by Terry Pratchett
Several years ago, I read straight through the first 26 Discworld novels. My reviews of them were essentially the egg out of which the Book Trolley hatched. So I owe a lot to Discworld. Nevertheless, I haven't cracked a single book in the series since then, the Tiffany Aching trilogy excepted. I have been content to let subsequent installments in Pratchett's fantasy-philosophy-humor extravaganza pile up on my shelf, so that I can guiltily look at them while I pick other things to read.
Why did I stop reading Discworld? Any answer that I can give must have the word "momentum" in it. But the only excuse that really matters is that I have been reading other books. Hundreds of them. Why did I start reading Discworld again? At least partly, I was prompted by the news that Terry Pratchett had decided to stop writing them. He really has no choice, since Alzheimer's disease is taking the ability from him. Little as I suspect he believes in prayer, I ask my faithful readers to "do a lap around the rosary" for Mr. Pratchett and his loved ones.
The news of his condition is deeply saddening, but this book will cheer you up. Published in 2002, it shows the author still in full possession of his gifts as a storyteller and humorist. And since I haven't visited Discworld since 2002 or -03, it's worth saying that it took me no time to get back into it. The characters of Sam Vimes, Carrot, Nobby, Fred Colon, Lord Vetinari, etc., reprised their roles in my mental cinema without any need for lengthy recap. They came to life again, and immediately began to entertain, as if six or seven years hadn't passed since my mind's eye last opened on the city of Ankh-Morpork.
Appropriately, this book takes City Watch Commander Vimes back to an Ankh-Morpork he only distantly remembers. As he pursues a serial killer across the rooftop of Unseen University's library, Vimes and his suspect are transported back in time by a freak magical accident. Desperate to get back to his own time, Vimes makes a deal with the "history monks" to see the city through a tricky historical crossroads. First he must insinuate himself into the Night Watch, where he meets himself as a rookie copper. The elder Vimes quickly realizes that he must play the role of the seasoned veteran who taught his younger self everything he knows!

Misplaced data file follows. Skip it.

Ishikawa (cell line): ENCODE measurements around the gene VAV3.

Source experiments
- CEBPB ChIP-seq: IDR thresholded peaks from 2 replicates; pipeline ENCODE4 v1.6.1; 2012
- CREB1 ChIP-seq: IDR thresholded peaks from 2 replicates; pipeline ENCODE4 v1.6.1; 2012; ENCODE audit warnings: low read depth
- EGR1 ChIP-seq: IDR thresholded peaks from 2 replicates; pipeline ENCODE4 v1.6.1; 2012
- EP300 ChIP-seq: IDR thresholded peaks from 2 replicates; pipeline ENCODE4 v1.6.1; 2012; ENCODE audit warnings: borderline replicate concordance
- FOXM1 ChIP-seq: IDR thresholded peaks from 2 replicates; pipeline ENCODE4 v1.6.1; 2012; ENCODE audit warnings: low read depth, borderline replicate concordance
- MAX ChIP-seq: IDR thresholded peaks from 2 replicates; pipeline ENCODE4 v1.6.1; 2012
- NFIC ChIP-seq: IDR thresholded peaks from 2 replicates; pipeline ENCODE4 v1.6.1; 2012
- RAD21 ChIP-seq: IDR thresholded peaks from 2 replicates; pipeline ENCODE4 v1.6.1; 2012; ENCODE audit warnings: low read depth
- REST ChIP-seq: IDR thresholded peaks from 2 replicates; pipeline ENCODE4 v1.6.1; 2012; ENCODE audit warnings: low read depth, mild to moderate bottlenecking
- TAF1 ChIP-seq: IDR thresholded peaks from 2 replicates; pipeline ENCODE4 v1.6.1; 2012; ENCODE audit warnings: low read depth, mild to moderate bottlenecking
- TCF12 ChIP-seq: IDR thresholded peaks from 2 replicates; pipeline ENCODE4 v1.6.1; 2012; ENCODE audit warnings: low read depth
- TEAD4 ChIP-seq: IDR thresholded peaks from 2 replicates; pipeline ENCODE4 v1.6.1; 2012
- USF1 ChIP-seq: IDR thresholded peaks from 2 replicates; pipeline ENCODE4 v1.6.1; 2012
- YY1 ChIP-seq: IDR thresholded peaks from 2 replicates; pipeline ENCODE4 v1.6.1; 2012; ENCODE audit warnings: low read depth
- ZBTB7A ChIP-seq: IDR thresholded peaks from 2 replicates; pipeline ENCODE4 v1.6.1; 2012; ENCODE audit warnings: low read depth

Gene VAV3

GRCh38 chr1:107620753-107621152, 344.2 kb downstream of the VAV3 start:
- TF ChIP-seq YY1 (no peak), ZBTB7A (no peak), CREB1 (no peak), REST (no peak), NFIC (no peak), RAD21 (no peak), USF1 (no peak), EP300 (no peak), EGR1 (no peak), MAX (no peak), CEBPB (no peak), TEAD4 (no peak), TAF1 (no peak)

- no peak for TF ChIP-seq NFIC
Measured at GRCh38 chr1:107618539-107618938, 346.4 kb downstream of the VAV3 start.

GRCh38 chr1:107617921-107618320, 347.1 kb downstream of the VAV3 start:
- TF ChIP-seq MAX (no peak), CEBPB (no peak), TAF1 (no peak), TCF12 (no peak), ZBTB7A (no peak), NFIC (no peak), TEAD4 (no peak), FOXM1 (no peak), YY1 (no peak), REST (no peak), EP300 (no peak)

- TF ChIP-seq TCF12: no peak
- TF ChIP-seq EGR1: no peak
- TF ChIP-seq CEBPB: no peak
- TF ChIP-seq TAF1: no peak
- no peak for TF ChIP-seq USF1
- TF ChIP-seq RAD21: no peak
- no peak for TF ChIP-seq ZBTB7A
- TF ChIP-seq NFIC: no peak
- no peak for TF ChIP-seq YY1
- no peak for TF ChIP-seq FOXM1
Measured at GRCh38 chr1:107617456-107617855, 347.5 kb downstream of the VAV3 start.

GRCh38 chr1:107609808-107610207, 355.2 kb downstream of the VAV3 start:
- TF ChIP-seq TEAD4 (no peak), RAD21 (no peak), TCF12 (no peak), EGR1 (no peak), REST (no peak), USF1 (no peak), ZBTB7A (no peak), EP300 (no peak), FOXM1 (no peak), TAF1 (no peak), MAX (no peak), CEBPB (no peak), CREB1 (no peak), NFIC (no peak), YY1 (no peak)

But that's not the tricky part. The tricky part has to do with a riot that marks the end of one Patrician's reign and the beginning of another's. The old Patrician, Lord Winder, has grown so paranoid that his latest laws will lead, inevitably, to a revolt. Disarming the citizens, enforcing a strict curfew, allowing his soldiers to fire on peaceful demonstrators, and creating a "law within the law" whose enforcers apply hideous methods of interrogation... it's only a matter of time until Winder gets himself assassinated.
Meanwhile, the people of the city are primed for a riot. Vimes knows it's going to happen, because he has already lived through it once. He knows that the man whose identity he has assumed -- John Keel, a natural leader of men -- will be pivotal in saving many innocent lives. And he knows that before the night of chaos ends, John Keel will be dead.
While Ankh-Morpork's society trembles on the brink of collapse, you will tremble on the edge of your chair or sofa. Vimes has only a handful of days to rise from a stranger found naked in the street to the inspiring leader who kept a quarter of the city safe through a night of cavalry attacks and siege warfare. Only John Keel could forestall a riot between the citizens and police at just that moment in history... only John Keel could organize the denizens of so many barricaded streets to defend themselves... only John Keel could keep the young Samuel Vimes alive, and teach him how to be a good copper, in those few days... and unless Sam Vimes can become John Keel, history will change and the child his wife was about to bring into the world may never exist.
That's enough of a taste, I think, of what this book is about. Rely on Terry Pratchett to make it relentlessly funny, frequently moving, constantly exciting, and endlessly thought-provoking. It has its share of naughty innuendoes, yet the merits of Vimes' philosophy and ethics could stimulate serious debate. Its huge gallery of characters contains fine observations of many personality types, while also leaving plenty of room for broad humor. The plot exhibits many gears of varying shapes and sizes turning at different speeds, yet it all seems to move together smoothly and in order. And the possibility that the Ankh-Morpork we know could be wiped from history, provides material for some really nifty suspense.
It's a good enough book to make you feel really, really bad about what its author is now going through... and really, really good about what he could do, even 27 (or 31?) books into this consistently entertaining series.
St. Louis, USA
Recommended Age: 14+
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